Client Side Encrypted Backups
Easy to use and zero chance of corruption.
There are a number of encrypted backup programs available, however most can't prevent the occasional creation of a corrupt backup. Client-Side-Encrypted-Backups always produces reliable backups. Since corruption is not possible with Client-Side-Encrypted-Backups, only one full backup is needed (the first time that you do a backup).
- A computer running Linux
- Access to a SFTP server (in the cloud, at your office, at your place, anywhere). This is where your backups will be stored.
user:~$ backup no-label|label-name
user:~$ backup no-label user:~$ backup secrets-of-the-world
Examples of what the backup will be named on the server
user:~$ restore name-of-backup
user:~$ restore hp-desktop**2019-03-21__12:28am user:~$ restore hp-desktop**secrets-of-the-world**2019-03-21__12:28am
- Clone the repo
- cd Client-Side-Encrypted-Backups
- sudo ./install.sh (Note: 'sudo' is required because all built binaries are copied to /usr/local/bin)
- Enter your information in config files  - , which are located in- $HOME/.cloudbuddy/input
Note: leave config files  -  blank for this step
- Do a backup (see the To Backup section above for usage). It will ask you if you approve of the files that will go into the backup. If you see a file that you don't want to be in the backup, follow these steps:
Do not continue with the backup
- add it to one of these config files: ,  or 
- run again
- If you don't want to be prompted for your SFTP password every time that you do a backup (or a restore), then you can setup SSH public-key authentication.
- A log containing all files that you have backed up is located here: $HOME/.cloudbuddy/log/completed_backups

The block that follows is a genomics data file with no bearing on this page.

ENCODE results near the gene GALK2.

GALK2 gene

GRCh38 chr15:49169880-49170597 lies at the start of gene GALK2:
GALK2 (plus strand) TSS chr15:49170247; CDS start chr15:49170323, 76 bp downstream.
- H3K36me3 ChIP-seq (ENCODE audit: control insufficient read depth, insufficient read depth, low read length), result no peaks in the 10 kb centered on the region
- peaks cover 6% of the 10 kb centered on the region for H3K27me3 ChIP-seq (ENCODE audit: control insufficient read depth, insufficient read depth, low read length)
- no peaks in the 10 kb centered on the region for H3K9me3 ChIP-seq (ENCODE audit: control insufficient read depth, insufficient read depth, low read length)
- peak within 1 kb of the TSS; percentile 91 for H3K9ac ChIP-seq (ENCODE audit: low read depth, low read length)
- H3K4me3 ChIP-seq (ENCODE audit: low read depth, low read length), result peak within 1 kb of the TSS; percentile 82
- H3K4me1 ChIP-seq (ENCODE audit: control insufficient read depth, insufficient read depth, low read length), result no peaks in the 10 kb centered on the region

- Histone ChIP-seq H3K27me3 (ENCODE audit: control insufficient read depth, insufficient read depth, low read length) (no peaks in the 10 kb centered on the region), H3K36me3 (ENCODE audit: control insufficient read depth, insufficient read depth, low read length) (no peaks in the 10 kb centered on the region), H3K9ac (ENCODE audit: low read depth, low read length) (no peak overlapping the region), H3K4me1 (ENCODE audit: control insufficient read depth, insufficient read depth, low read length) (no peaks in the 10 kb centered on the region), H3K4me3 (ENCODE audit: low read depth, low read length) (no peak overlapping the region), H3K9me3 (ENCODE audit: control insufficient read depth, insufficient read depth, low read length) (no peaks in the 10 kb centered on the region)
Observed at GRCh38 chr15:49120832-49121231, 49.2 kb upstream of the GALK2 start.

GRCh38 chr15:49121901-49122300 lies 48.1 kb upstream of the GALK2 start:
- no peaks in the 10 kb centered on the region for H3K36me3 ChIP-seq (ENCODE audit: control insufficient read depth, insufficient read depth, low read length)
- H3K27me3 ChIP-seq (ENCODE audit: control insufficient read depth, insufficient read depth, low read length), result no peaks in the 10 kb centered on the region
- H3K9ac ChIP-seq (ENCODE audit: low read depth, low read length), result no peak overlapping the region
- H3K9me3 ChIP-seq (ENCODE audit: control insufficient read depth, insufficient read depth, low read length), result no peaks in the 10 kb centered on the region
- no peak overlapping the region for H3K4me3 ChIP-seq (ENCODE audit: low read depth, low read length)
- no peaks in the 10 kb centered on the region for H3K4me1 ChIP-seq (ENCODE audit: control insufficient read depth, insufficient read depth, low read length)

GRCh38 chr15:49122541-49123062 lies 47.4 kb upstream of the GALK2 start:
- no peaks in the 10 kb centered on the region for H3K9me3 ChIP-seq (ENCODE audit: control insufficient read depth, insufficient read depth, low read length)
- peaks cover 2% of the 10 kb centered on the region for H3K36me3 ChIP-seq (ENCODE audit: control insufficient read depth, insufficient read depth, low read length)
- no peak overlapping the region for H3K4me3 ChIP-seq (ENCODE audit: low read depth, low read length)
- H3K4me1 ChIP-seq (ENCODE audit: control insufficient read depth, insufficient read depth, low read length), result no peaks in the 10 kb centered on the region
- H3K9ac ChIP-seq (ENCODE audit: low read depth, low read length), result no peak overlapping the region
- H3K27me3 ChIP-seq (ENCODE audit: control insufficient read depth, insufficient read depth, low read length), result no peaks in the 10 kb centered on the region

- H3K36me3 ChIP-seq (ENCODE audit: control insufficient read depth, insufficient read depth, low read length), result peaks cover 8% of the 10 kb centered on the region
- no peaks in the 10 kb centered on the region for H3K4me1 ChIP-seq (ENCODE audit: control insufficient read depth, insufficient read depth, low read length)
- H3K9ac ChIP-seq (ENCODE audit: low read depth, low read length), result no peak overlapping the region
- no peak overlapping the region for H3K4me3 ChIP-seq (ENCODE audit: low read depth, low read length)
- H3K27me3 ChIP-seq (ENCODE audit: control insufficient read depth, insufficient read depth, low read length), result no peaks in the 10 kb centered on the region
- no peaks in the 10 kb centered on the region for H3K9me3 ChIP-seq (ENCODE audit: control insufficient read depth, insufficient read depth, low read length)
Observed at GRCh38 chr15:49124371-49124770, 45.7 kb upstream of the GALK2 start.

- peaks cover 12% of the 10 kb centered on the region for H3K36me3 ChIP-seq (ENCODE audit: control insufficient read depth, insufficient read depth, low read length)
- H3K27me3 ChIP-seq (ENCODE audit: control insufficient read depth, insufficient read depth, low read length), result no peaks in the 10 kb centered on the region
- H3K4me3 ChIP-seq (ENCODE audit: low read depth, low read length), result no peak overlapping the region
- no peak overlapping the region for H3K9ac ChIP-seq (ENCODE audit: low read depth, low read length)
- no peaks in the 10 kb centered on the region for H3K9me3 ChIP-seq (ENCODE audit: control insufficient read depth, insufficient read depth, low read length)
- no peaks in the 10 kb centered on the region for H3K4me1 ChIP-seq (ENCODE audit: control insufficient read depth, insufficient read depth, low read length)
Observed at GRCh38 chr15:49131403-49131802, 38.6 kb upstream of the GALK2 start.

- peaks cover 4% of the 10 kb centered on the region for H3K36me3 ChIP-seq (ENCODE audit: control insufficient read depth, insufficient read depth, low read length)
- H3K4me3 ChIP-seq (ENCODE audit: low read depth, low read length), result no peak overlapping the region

- By default, the first backup is a full backup and every future one thereafter is incremental.
- ccrypt provides the encryption for Client-Side-Encrypted-Backups.
- (Ignore this section unless you want to alter the default behavior of Client-Side-Encrypted-Backups for some specific reason). Files that are created or modified after the timestamp on the timeStampMarker file will go into your backup as per your config file 1 minus config files 5-7 settings. Some examples below change the timestamp on the timeStampMarker file.
# If you'd like a file to be in your next backup that hasn't changed since the previous backup # you can include it by refreshing it's timestamp touch path/file-name # set the timestamp of the timeStampMarker file to Epoch () touch --date=@0 $HOME/.cloudbuddy/input/timeStampMarker # set the timestamp of the timeStampMarker file to 10pm on 1/1/2000 touch -d "01 Jan 2000 20:00:00" $HOME/.cloudbuddy/input/timeStampMarker # set the timestamp of the timeStampMarker file to 12:30am on 3/27/2018 touch -d "27 Mar 2018 00:30:00" $HOME/.cloudbuddy/input/timeStampMarker